Censorship and impunity threaten democracy in Mexico

By Philip Lee on January 23, 2014

Journalists demand justice! Photo: Committee to Protect Journalists

The wave of drug-related censorship that has submerged thousands of journalists in Mexico has reached the capital city, according to the Committee to Protect Journalists (CPJ). 

Mexico has one of the highest ratings on the CPJ’s 2013 Impunity Index, which measures the frequency with which journalist murders go unpunished. Crimes against journalists are rarely prosecuted in Mexico, and when they are, evidence can be highly suspect.

In 2006 former President Felipe Calderón declared war on Mexico’s criminal syndicates, resulting in a predictable backlash. Government “rules” required reporters in the provinces to ignore cartel activity and to do little more than regurgitate official press releases. Those who strayed from this editorial line faced threats, kidnappings, beatings and murder.

In 2011 Mexican media companies cooked up an agreement to regulate the way journalists report on the drug war, proposing methods to restrict both images and speech in news broadcasts. Behind the accord was the Mexico Initiative, a massive public relations campaign that was subsequently accused of using the media to try and stamp out public dissatisfaction and rebellion.

The current grave situation is reflected in Human Rights Watch’s recently published World Report 2014, which notes that:

“Journalists, particularly those who report on crime or criticize officials, face harassment and attacks. At least 85 journalists were killed between 2000 and August 2013, and 20 more were disappeared between 2005 and April 2013, according to the CNDH [Mexico’s National Human Rights Commission]. Authorities routinely fail to adequately investigate crimes against journalists, often pre-emptively ruling out their profession as a motive.”

In addition:

“Journalists are often driven to self-censorship by attacks carried out both by government officials and by criminal groups, while under-regulation of state advertising can also limit media freedom by giving the government disproportionate financial influence over media outlets.”

The situation in Mexico is emblematic of the kind of failure that HRW’s World Report 2014 describes as adopting the form but not the substance of democracy:

“…permitting elections, often controlled, but nothing more. This feigned democracy rejects basic principles, such as that governments must be accountable under the rule of the law, limited by the human rights that protect minorities, and committed to allowing free and continuous public debate.”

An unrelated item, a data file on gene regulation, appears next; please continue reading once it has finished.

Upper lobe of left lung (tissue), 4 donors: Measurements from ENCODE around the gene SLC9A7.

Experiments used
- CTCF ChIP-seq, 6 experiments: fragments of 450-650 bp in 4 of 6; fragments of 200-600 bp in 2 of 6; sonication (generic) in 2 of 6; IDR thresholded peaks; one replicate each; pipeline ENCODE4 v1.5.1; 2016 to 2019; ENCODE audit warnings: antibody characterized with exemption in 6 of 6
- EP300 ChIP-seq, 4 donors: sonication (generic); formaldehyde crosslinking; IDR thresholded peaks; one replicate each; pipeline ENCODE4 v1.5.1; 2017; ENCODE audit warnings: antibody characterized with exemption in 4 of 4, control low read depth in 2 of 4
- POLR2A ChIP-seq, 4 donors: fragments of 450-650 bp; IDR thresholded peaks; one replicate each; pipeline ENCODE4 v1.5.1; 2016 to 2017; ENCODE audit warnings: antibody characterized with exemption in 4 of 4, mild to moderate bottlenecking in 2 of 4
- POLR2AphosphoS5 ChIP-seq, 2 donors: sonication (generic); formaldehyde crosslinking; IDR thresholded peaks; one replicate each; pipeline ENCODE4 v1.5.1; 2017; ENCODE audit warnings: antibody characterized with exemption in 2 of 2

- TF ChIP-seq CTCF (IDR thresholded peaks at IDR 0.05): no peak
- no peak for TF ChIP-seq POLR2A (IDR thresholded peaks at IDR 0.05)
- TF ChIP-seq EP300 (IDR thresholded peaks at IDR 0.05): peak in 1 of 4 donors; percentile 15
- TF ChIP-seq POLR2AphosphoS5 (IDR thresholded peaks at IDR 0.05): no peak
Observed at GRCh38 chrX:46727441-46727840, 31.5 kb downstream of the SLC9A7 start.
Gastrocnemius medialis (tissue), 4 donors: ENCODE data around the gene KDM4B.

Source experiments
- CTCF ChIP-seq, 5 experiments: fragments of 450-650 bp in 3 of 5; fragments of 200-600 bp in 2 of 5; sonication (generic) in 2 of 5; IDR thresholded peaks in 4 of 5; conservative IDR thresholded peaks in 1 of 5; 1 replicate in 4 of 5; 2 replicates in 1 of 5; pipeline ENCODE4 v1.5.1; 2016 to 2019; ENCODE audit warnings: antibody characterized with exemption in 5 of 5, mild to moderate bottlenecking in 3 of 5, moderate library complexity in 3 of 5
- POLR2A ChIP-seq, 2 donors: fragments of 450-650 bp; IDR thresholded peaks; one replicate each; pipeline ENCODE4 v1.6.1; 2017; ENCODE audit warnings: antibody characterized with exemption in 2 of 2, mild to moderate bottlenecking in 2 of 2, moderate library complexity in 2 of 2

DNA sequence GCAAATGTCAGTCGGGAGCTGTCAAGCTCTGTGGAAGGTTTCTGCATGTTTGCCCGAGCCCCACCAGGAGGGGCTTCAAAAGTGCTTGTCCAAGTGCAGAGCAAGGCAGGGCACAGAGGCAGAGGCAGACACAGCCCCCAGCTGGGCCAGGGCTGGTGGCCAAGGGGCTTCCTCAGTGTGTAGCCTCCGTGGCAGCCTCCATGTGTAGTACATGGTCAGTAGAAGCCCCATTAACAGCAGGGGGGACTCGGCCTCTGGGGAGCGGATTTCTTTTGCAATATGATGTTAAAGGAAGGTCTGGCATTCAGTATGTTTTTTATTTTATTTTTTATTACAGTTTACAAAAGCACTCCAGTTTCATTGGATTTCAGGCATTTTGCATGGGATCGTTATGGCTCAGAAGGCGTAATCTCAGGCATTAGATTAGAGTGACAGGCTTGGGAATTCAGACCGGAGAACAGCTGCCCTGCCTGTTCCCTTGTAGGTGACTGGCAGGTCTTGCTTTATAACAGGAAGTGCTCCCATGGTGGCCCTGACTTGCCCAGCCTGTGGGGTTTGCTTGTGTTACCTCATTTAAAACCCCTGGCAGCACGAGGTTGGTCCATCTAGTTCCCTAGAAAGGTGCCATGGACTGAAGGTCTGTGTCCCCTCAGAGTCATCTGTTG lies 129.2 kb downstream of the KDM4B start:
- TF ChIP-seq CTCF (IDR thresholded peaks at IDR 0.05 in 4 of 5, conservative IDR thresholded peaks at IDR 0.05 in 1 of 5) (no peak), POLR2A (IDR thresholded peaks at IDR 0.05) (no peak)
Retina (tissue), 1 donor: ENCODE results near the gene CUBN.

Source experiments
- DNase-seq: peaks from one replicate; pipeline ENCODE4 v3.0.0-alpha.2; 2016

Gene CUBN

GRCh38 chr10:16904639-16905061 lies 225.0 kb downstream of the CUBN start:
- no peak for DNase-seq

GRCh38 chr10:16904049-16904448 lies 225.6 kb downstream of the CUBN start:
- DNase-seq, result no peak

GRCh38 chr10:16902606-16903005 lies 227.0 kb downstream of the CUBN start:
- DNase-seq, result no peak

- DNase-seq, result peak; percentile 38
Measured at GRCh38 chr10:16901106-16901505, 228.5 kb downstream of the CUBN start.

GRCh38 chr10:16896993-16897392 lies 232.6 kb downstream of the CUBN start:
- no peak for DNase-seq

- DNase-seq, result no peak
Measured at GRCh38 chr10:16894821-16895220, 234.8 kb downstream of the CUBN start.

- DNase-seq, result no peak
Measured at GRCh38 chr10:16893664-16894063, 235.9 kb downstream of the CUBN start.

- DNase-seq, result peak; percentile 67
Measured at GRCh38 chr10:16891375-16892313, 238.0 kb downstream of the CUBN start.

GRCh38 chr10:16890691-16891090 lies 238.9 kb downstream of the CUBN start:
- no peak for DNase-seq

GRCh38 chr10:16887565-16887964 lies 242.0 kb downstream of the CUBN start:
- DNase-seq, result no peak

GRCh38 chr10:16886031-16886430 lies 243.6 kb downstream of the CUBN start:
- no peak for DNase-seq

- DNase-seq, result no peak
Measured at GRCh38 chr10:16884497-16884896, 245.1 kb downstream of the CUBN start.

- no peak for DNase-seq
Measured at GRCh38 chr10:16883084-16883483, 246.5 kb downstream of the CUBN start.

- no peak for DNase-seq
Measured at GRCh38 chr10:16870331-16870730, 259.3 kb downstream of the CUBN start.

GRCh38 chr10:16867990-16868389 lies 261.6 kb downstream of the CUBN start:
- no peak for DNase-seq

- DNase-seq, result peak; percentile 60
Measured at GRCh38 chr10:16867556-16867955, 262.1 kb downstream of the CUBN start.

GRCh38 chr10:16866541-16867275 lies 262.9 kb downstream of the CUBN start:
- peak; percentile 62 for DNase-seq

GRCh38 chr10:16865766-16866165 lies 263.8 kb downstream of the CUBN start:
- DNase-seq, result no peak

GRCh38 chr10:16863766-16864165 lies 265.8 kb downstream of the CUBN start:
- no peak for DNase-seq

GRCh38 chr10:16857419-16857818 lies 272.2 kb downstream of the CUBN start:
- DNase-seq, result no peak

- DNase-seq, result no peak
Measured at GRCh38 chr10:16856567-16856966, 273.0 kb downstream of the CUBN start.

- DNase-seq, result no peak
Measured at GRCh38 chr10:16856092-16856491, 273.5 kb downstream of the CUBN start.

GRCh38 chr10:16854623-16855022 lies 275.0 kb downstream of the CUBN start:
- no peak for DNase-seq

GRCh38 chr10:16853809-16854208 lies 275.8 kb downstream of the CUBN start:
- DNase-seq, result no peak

Journalists outside Mexico have a duty – as in regard to Myanmar and Syria for example – to highlight what is happening inside the country. As an article published on the web site of Canadian Journalists for Free Expression pointed out:

“Greater attention from other government leaders could put pressure on the Mexican government to undertake much needed reforms. The government must get its own house in order – routing out corrupt elements and building a new system that supports the rule of law, does not tolerate intimidation and attacks on journalists and makes it a priority to ensure that all journalists are able to work in safety. The converse – a growing number of Mexican journalists turning to exile – would be a very bleak future for press freedom in Mexico.”

Ifex – the global; network defending and promoting free expression – has a great graphic about impunity in Mexico. It begins: “Close to 99% of crimes against journalists and the media are committed with impunity in Mexico. Scroll down to find out more about who is being targeted and who is responsible.”

One of the Committee to Protect Journalists’ biggest successes in recent years was securing legislation to implement a constitutional amendment giving federal authorities broader jurisdiction to prosecute crimes against freedom of expression.

In Mexico, so far the scales are weighted against freedom of expression and opinion, which are key elements of the right to communicate. Considerable political will be needed to overcome what now appears to be endemic corruption and impunity.


By Philip Lee| January 23, 2014
Categories:  Features

About the Author

Philip Lee

Philip Lee

Currently WACC Deputy Director of Programmes and editor of the international journal Media Development. Recent publications include Communicating Peace: Entertaining Angels Unawares (ed.) (2008), and Public Memory, Public Media and the Politics of Justice (ed.) (2012).

Add A Comment


Allowed HTML: <b>, <i>, <u>, <a>



Copyright © WACC